And then I think of a telephone conversation in December with the Archbishop of Uganda, discussing what was being done by Ugandan Anglicans in the devastated north of the country – in the rehabilitation of child soldiers and the continuing, intensely demanding work with all victims of trauma in that appalling situation, work that no one else is doing or is trusted to do; and the ongoing work of care for those with HIV, where the Uganda church was in the forefront of African responses to that crisis. Three-dimensionality in a church that has been caricatured as passionately homophobic and obsessed with narrow Biblicism.
The picture is of the recently restored Romanesque frieze on the west front of Lincoln Cathedral.
Monday, 8 February 2010
If it is not instantly obvious that we are looking at the same site, the foundation stone at the bottom right of the Sunday School / Club secures the link, and if you go round the back you can find the same semi-circular window at the top of that part of the building.
The Chapel closed in the 1930s and became a cinema, first the Premier (which burnt down) and then the Plaza (which is the present building, which had a period as a car show room and an electrical retailer before being taken on by the Caxton Players in the 1980s).
A search for ‘Plaza Cinema’ at http://www.telegrapharchives.co.uk/fotoweb/login.fwx brings up two pictures which link through the changes. In one of the Premier Cinema, the pediment of the old chapel is still clear above and well behind the front of the cinema on the street. The one of the Plaza Cinema shows the old Sunday School frontage unchanged next door, at that stage being the Enginemen’s Club and Institute.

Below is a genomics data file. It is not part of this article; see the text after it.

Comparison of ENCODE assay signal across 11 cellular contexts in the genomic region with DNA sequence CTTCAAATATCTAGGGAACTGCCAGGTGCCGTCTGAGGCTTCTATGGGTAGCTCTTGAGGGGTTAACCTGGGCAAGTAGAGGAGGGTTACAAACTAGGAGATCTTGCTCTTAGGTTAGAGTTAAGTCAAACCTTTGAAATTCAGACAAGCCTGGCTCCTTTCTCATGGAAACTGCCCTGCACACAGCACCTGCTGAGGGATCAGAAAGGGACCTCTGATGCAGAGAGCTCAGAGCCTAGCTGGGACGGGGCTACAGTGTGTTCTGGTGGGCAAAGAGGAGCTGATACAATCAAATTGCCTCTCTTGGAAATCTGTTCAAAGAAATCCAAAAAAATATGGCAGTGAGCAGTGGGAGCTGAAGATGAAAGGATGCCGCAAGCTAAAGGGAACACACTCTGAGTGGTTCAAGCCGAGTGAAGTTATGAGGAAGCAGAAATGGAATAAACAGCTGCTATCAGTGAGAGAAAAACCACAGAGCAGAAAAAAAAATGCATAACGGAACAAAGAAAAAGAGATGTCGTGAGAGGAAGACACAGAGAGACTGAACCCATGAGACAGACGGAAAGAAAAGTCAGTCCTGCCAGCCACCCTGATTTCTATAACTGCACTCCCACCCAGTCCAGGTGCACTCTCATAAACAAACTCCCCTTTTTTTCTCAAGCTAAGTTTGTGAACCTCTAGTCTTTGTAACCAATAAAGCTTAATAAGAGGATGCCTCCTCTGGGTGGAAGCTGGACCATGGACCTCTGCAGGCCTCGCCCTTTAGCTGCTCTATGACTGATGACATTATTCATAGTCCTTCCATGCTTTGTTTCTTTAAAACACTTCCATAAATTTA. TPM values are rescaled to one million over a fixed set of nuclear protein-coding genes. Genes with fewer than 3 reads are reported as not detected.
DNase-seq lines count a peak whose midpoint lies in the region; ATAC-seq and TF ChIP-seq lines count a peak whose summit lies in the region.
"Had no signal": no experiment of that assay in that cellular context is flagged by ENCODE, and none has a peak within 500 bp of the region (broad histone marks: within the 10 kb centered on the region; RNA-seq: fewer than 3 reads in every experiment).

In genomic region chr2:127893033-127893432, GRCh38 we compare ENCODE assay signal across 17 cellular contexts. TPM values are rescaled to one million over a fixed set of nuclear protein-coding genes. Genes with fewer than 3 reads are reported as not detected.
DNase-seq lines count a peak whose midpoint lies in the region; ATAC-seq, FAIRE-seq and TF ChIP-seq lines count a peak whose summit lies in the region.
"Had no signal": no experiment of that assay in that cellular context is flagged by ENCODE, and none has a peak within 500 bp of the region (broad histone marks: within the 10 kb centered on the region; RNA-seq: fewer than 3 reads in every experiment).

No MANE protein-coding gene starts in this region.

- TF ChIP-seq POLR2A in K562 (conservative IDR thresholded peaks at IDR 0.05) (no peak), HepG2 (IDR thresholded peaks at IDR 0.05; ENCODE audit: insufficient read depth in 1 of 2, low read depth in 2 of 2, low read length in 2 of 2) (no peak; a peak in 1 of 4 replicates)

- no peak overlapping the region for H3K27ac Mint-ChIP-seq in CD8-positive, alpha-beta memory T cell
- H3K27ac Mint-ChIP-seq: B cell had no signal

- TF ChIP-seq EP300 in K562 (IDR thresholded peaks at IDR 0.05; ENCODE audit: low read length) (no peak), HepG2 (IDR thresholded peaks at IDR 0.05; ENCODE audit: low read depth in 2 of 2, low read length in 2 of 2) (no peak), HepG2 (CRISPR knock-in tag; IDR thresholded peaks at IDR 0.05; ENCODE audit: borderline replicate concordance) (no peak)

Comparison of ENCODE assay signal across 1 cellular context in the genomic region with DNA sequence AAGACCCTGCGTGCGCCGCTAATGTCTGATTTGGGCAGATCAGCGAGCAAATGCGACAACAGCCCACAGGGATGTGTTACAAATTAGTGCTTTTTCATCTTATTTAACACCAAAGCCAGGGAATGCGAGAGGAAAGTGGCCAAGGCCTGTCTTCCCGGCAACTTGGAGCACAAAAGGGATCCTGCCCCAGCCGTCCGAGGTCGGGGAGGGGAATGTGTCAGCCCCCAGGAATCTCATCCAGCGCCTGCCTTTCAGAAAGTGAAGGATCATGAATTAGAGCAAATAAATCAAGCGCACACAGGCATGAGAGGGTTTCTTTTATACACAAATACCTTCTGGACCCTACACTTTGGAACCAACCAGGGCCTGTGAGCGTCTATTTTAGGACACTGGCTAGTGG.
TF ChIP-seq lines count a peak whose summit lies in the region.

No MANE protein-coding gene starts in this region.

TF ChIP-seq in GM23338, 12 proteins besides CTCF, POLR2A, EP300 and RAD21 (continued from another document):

On page 33 of Janet Tierney’s book of Grimsby in old photographs a quiet different chapel (with a ‘Primitive Methodist Chapel 1864’ stone above the door) is labelled as a c 1870s picture of the chapel where the cinemas were to be built. Either this building had to be replaced some time in the 1870s or 1880s (for which we can’t find any evidence) or it is wrongly labelled.
Those who have access to the book will find that the picture of Cleethorpes Road on the opposite page labelled as mid-20s gives a side view of the front of the Sunday School / Club and then the Premier Cinema, and again the straight line of the old chapel roof is visible set a way back from the road.
Friday, 5 February 2010
I’m now not sure what the purpose of the Candlemas Convocation was.
I’d got the impression in advance that the Bishop wanted to consult with us and reassure us about the combined impact on stipendiary ministers of things like new tenure arrangements, new pension arrangements and his ‘The Way Ahead’ document.
But less was presented about tenure than could be summarised on a single briefing sheet, apologies were given that the final details of new pension arrangements were not yet agreed, and ‘The Way Ahead’ hadn’t been mentioned by the time I slipped away at 3 o’clock. And consultation was limited to one brief opportunity for open responses and the specific group work task reported in the last post.
I suppose the impression I have afterwards was that the purpose was to present and drive home a message.